“While some funds are designated for specific areas of activity, there is a great deal of flexibility given to local communities in prioritizing services,” he stated.

However, if grants are determined to not be utilized in accordance with ARRA or the CSBG Act, the federal government may withhold the funds.

“I just think that we take a risk when we begin to stretch the qualifications, switch the priorities, of funds,” Bell said. “Economic funds are for economic development, and poverty funds are really for poverty.”

Davis, however, noted there is a direct correlation between economic development and combating poverty.

“Direct assistance to low-income residents and neighborhoods in various forms is also critical to mitigating the negative effects of poverty,” he acknowledged. “However, the balance between investments and efforts to improve conditions affecting poverty and direct programs and strategies to address specific poverty conditions is not formulaic, and CSBG funding is designed to provide local flexibility to ensure that funds achieve optimal benefit in addressing poverty conditions.”

Davis indicated CSBG funds are also intended to leverage other public or private dollars to “fill gaps” not addressed by other means to maximize the anti-poverty resources.

Bell instead suggests Community Development Block Grants (CDBG) would be more suitable for an economic development organization like RAEDC.

“My position would be that if, for example, any organization was going to use…community service [block grant] funds, they need to be concentrated in the area specifically dealing with the poor,” he said. “And I think that’s the difference. I think that, maybe, it’s what is not being considered there. It needs to say for sure: ‘This is what we’re going to do for poverty. This is what we’re going to do in certain low-income, moderate-income, areas,’ and things of that nature.”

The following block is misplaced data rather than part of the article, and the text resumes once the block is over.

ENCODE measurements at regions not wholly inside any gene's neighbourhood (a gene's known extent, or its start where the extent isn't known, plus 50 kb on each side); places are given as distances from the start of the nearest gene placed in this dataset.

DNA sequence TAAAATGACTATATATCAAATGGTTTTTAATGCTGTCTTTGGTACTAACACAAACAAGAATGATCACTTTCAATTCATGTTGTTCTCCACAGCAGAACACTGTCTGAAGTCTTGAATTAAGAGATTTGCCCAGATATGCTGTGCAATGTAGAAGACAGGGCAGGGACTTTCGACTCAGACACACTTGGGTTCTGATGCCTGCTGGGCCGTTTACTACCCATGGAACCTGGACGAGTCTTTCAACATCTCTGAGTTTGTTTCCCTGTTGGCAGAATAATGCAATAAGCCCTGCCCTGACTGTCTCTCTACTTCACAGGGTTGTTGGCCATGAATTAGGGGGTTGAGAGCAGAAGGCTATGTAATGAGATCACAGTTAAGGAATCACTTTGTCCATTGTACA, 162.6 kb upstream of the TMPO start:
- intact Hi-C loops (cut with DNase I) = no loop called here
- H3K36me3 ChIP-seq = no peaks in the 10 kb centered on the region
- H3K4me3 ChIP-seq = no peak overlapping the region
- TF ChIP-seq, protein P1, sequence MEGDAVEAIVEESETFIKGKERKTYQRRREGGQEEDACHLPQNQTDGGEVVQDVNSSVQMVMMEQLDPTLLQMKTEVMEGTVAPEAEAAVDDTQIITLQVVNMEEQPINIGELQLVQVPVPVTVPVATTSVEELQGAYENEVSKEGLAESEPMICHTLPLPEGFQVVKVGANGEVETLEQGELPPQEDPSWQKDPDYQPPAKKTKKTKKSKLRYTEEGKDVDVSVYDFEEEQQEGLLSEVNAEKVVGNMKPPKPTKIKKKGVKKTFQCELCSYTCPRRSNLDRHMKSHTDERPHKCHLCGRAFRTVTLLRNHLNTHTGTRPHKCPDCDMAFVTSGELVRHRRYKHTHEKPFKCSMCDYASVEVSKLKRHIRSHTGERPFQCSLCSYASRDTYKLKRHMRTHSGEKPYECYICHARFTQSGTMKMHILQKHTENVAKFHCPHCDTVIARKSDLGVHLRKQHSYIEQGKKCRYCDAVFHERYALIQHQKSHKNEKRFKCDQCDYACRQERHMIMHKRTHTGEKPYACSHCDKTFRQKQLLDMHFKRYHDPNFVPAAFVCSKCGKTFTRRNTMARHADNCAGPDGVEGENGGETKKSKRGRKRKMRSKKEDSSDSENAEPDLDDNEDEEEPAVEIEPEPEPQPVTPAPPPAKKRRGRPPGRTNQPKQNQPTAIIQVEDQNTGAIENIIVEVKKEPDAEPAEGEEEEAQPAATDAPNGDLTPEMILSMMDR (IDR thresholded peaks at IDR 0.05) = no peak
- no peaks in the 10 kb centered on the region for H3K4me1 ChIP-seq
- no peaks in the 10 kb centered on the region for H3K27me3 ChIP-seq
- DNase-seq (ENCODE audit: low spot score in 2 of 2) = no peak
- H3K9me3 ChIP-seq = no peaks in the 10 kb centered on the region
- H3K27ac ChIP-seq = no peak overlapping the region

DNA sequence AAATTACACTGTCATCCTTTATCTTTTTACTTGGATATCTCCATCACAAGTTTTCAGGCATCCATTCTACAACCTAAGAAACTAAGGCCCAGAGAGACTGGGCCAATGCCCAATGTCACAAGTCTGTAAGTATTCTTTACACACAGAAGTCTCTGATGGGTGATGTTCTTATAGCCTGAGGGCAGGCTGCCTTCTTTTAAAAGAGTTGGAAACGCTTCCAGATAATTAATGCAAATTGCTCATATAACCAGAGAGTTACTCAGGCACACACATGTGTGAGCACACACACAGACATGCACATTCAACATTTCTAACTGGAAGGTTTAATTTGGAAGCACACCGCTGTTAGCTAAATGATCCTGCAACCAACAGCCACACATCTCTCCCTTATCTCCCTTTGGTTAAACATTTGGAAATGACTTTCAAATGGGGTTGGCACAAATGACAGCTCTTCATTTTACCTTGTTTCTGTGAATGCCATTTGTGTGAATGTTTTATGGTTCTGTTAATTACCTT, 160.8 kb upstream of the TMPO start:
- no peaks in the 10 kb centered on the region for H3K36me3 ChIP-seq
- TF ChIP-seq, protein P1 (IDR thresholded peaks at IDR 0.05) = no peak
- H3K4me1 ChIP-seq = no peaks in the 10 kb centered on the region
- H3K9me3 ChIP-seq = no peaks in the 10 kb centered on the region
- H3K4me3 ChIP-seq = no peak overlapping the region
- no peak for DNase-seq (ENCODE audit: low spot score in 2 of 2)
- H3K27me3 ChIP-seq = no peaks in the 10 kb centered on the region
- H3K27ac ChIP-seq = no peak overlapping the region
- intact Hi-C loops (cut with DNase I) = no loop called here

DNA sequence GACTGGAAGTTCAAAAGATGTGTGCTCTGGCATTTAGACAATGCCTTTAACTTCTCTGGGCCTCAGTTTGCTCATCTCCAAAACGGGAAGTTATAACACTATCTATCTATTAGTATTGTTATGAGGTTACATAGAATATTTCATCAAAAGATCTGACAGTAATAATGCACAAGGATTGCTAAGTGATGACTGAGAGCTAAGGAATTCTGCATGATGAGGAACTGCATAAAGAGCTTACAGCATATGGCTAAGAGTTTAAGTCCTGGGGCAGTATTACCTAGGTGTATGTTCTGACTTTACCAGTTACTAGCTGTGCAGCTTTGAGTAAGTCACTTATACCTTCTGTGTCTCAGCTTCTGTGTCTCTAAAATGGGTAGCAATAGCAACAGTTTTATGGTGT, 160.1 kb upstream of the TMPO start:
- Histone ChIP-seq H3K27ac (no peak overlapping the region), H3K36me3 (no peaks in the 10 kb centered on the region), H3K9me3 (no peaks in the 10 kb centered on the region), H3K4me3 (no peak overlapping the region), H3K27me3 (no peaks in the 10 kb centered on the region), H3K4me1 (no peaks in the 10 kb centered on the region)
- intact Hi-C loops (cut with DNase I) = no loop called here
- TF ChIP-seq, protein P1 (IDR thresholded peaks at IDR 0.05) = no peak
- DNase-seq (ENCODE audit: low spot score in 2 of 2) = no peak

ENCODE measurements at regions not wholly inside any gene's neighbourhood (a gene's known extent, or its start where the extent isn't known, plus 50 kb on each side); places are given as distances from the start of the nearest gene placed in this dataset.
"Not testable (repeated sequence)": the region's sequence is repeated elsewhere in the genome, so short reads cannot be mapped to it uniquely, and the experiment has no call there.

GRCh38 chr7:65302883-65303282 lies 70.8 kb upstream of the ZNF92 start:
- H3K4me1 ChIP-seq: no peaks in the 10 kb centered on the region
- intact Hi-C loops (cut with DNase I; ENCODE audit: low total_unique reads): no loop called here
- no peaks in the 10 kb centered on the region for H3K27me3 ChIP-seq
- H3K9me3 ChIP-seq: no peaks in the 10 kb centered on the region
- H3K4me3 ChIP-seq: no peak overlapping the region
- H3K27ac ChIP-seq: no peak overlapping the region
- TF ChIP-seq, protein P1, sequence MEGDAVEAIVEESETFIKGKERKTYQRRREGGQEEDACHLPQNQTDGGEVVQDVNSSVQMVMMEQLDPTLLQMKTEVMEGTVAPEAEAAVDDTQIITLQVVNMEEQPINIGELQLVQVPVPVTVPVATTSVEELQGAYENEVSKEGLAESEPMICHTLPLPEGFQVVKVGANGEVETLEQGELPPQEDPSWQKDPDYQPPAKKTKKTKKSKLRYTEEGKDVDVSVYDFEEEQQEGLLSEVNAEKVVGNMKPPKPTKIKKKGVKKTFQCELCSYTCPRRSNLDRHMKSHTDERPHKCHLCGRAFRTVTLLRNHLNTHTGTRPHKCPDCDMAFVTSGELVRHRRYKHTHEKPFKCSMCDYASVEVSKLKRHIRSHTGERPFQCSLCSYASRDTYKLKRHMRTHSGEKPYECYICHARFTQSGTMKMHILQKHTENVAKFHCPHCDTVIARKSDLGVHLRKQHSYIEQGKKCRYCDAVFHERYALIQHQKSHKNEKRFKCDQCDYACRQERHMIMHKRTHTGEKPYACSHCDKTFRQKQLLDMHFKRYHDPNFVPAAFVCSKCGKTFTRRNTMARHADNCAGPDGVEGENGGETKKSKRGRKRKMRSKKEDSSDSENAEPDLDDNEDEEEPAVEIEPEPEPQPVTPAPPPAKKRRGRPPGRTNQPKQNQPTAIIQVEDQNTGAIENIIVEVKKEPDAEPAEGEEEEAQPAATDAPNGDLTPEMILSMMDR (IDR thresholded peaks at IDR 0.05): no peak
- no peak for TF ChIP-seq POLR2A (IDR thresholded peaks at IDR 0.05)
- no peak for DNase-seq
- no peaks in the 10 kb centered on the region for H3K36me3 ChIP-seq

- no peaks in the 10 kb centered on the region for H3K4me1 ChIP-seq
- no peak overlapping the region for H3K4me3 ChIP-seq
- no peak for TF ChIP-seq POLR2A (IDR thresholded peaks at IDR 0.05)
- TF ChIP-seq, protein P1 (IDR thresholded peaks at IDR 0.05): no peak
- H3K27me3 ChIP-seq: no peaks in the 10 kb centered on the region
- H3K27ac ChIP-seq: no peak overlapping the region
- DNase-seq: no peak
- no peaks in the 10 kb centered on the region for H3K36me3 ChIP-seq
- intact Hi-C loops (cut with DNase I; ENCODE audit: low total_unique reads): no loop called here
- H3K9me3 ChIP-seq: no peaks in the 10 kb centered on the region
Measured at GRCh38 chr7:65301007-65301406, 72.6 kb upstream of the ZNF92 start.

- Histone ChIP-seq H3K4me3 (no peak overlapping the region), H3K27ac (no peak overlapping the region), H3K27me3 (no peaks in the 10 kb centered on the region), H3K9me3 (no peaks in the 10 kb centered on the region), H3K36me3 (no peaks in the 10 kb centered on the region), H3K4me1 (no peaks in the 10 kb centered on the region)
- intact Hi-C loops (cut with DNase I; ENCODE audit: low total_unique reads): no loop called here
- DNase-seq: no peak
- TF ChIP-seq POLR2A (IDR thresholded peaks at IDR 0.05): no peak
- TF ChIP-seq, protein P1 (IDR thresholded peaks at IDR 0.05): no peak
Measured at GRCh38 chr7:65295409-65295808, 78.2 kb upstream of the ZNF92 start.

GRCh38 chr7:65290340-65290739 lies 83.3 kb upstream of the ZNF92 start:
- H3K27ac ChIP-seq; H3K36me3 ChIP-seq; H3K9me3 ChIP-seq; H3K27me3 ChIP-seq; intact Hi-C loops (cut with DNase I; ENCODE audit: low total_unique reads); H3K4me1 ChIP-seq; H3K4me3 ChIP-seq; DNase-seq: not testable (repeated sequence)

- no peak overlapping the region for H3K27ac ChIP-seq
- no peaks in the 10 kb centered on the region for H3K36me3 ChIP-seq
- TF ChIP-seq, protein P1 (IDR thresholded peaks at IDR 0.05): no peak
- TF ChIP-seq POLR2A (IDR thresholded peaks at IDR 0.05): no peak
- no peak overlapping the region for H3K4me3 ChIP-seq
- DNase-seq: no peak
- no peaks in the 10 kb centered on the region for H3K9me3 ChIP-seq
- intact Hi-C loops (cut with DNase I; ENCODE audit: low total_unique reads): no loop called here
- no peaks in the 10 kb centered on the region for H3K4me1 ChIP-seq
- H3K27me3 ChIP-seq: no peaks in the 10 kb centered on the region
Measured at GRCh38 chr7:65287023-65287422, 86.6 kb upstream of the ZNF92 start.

RAEDC President Janyce Fadden acknowledged the CSBG approach as being different from previous funding from the city.

“We haven’t done it before this way, but it appears to be all in line with the way that the funds are intended to be used,” she said. “And the community has options sometimes with the funds like the CSBG to seek out providers like ourselves, who can help people become employed in the community.

“When the City of Rockford proposed making this change, we met with the management over at Human Services to discuss whether we were grant-eligible, and part of the requirements of the economic development portion of the CSBG is about our ability to create jobs,” Fadden explained. “And although we’re not the employer of record, we do work to attract jobs and help people get employed in the community. And many of the jobs that we do qualify for the income levels of the people that are being assisted by Human Services, so they felt that we were a viable option. They then discussed this with the State of Illinois Department of Commerce and Economic Opportunity, who approved moving ahead. And then, the community action agency, that is really Human Services—their board also approved this as a legitimate use of their funds.”

Asked why city staff had not opted to earmark CDBG funds, rather than CSBG dollars, for the RAEDC, Davis acknowledged: “CDBG funding can be used for similar purposes in terms of economic development. However, due to the demands on the CDBG budget this year, the continued economic challenges faced by the city placing additional demands on other economic development resources, and the fact that available CSBG funding was increased dramatically due to federal stimulus, we were able to consider support of the RAEDC’s request.”